Three, we need to make sure we all wire the same ILDA connector on our projectors for SELEM/FLEM I traditionally use the pin 25 gound when running single ended, this was BAD when trying to interchange signals with almost everyone else, who had variations of single ended ground on their color and used signal minus tied to signal ground for single ended graphics.
    I couldn't agree with this more....

  3. #3
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    Default Proposed test #1

    Proposed solid state test number one.

    "Repeating TIMING Test"

    At 30K PPS, one point is .0000333 seconds long

    The idea is to generate a pulsed waveform that can be up to 8 multiples of this, so use a 74193 upcounter, which is a 4 bit counter, thus gives you 16 possible states, and a 7485 chip, which is a 4 bit magnitude comparator. The 7485 has three outputs, A less then B, A equals B, and A greater then B. B is programed by a 4 bit dip switch. We clock the 74193 at 480 khz, so when it divides the 480 khz by 16, we get one point time. This gives us 14 different timing periods, not counting full on and full off, the circuit effectively is a 4 bit PWM with the waveform being multiples of the point time. This is mointored with a fast photodiode and a scope. A ILDA frame can be constructed to do the same thing, but when you can do it with 3$ worth of off the shelf chips, it is better to do it in hardware. 480 Khz is easy to get. Digikey stocks a 4.8 mhz crystal, and a 7490 divide by 10 decade counter is a standard chip. 4.893 mhz is another standard clock module.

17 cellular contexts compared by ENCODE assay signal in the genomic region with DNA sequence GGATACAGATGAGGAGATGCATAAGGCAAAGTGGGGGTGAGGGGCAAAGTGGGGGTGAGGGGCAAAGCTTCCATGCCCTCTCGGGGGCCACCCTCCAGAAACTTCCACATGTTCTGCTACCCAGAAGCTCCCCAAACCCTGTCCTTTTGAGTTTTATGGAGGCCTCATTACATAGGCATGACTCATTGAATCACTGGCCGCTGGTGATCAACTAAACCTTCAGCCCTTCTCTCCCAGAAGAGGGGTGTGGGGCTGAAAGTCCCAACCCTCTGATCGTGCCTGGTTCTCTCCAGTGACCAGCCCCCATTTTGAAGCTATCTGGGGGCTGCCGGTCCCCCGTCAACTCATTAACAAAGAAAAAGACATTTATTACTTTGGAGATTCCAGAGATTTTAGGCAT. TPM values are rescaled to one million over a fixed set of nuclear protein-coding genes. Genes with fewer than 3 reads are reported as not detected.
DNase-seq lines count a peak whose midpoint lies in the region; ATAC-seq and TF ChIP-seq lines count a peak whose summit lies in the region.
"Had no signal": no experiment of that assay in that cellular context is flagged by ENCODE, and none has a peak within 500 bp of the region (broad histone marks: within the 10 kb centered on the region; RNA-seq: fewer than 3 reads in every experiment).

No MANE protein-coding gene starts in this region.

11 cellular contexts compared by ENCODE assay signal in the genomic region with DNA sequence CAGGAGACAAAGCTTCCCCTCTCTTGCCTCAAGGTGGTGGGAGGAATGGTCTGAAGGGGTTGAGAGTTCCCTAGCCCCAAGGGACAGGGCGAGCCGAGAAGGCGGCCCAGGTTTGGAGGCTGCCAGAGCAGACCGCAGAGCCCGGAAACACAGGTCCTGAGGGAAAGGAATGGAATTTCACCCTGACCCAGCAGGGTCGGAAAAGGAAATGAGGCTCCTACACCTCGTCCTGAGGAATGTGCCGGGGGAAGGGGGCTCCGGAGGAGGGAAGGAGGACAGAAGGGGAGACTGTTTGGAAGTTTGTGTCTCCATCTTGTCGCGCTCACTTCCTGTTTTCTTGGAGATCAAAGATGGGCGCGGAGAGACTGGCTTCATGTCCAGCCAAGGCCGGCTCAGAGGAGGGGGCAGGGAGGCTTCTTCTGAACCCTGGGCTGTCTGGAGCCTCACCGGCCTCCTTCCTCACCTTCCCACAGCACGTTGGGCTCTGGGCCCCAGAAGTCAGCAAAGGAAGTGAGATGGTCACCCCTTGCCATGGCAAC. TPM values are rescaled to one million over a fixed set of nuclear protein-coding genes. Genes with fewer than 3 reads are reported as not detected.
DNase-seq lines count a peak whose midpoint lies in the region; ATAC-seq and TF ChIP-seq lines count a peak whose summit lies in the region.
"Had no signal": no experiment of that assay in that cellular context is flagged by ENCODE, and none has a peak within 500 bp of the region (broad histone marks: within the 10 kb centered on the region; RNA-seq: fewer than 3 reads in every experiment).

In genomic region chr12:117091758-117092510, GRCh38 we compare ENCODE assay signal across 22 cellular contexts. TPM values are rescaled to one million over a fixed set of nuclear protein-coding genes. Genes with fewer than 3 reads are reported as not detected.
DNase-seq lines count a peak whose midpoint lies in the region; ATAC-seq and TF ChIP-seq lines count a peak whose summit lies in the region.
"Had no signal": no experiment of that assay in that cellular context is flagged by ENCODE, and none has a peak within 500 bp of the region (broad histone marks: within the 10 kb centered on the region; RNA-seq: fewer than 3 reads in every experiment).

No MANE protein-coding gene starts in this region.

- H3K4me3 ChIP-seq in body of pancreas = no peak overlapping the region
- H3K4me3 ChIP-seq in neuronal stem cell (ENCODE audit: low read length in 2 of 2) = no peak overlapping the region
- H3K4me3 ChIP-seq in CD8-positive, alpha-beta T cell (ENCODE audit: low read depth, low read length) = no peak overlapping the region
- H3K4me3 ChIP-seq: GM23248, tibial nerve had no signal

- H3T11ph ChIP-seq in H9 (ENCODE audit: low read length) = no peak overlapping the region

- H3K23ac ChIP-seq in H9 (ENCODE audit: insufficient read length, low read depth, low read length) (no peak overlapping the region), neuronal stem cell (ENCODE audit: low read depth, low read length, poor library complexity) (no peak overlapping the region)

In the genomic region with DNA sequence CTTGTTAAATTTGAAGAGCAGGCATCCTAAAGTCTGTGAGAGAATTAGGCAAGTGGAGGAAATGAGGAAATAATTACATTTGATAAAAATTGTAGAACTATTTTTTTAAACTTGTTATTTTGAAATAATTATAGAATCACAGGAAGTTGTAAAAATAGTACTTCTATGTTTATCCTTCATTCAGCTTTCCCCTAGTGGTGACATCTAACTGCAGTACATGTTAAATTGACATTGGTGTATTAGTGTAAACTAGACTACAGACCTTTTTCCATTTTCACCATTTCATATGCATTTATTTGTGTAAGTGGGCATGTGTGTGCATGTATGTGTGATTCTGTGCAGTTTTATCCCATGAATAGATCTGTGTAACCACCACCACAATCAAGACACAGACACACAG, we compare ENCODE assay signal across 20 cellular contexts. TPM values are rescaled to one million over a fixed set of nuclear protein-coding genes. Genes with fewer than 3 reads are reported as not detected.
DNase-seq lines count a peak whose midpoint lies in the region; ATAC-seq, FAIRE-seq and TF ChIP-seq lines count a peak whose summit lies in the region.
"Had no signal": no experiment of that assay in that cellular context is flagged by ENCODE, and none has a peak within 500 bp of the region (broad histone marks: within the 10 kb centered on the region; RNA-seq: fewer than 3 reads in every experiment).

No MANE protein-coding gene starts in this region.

if we wish to relax the standard by a few percent. So is 4.43 mhz.
    This test can evaluate "jellybeaning" We test at a few different PWM settings using the dipswitch.